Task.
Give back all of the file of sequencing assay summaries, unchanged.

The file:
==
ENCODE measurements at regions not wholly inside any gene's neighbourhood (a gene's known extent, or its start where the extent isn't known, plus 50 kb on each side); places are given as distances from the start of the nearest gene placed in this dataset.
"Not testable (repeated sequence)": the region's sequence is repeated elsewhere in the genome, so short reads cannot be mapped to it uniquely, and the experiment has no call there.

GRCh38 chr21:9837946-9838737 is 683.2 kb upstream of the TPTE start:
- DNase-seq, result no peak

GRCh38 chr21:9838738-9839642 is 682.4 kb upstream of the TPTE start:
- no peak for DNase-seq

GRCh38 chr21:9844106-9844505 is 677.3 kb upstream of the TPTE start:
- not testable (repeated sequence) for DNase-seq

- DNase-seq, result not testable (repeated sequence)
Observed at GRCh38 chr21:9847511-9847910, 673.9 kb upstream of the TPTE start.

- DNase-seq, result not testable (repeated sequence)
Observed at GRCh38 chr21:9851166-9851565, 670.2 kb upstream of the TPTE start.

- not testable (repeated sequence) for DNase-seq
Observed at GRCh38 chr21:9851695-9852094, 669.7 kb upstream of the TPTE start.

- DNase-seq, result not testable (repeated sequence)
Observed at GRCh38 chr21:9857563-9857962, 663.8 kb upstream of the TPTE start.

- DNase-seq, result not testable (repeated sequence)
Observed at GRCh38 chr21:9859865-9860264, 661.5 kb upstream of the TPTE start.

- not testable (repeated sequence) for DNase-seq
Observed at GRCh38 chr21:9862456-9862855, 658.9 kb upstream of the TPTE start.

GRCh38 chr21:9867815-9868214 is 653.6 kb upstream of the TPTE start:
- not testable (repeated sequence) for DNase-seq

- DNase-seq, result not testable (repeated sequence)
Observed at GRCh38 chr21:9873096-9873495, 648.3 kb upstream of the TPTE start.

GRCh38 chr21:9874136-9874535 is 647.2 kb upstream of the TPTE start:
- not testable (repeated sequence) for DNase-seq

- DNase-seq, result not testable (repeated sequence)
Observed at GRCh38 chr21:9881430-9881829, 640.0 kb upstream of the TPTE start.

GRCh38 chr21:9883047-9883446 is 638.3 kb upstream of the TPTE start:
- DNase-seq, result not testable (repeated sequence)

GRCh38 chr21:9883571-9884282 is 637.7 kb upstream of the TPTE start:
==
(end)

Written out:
ENCODE measurements at regions not wholly inside any gene's neighbourhood (a gene's known extent, or its start where the extent isn't known, plus 50 kb on each side); places are given as distances from the start of the nearest gene placed in this dataset.
"Not testable (repeated sequence)": the region's sequence is repeated elsewhere in the genome, so short reads cannot be mapped to it uniquely, and the experiment has no call there.

GRCh38 chr21:9837946-9838737 is 683.2 kb upstream of the TPTE start:
- DNase-seq, result no peak

GRCh38 chr21:9838738-9839642 is 682.4 kb upstream of the TPTE start:
- no peak for DNase-seq

GRCh38 chr21:9844106-9844505 is 677.3 kb upstream of the TPTE start:
- not testable (repeated sequence) for DNase-seq

- DNase-seq, result not testable (repeated sequence)
Observed at GRCh38 chr21:9847511-9847910, 673.9 kb upstream of the TPTE start.

- DNase-seq, result not testable (repeated sequence)
Observed at GRCh38 chr21:9851166-9851565, 670.2 kb upstream of the TPTE start.

- not testable (repeated sequence) for DNase-seq
Observed at GRCh38 chr21:9851695-9852094, 669.7 kb upstream of the TPTE start.

- DNase-seq, result not testable (repeated sequence)
Observed at GRCh38 chr21:9857563-9857962, 663.8 kb upstream of the TPTE start.

- DNase-seq, result not testable (repeated sequence)
Observed at GRCh38 chr21:9859865-9860264, 661.5 kb upstream of the TPTE start.

- not testable (repeated sequence) for DNase-seq
Observed at GRCh38 chr21:9862456-9862855, 658.9 kb upstream of the TPTE start.

GRCh38 chr21:9867815-9868214 is 653.6 kb upstream of the TPTE start:
- not testable (repeated sequence) for DNase-seq

- DNase-seq, result not testable (repeated sequence)
Observed at GRCh38 chr21:9873096-9873495, 648.3 kb upstream of the TPTE start.

GRCh38 chr21:9874136-9874535 is 647.2 kb upstream of the TPTE start:
- not testable (repeated sequence) for DNase-seq

- DNase-seq, result not testable (repeated sequence)
Observed at GRCh38 chr21:9881430-9881829, 640.0 kb upstream of the TPTE start.

GRCh38 chr21:9883047-9883446 is 638.3 kb upstream of the TPTE start:
- DNase-seq, result not testable (repeated sequence)

GRCh38 chr21:9883571-9884282 is 637.7 kb upstream of the TPTE start: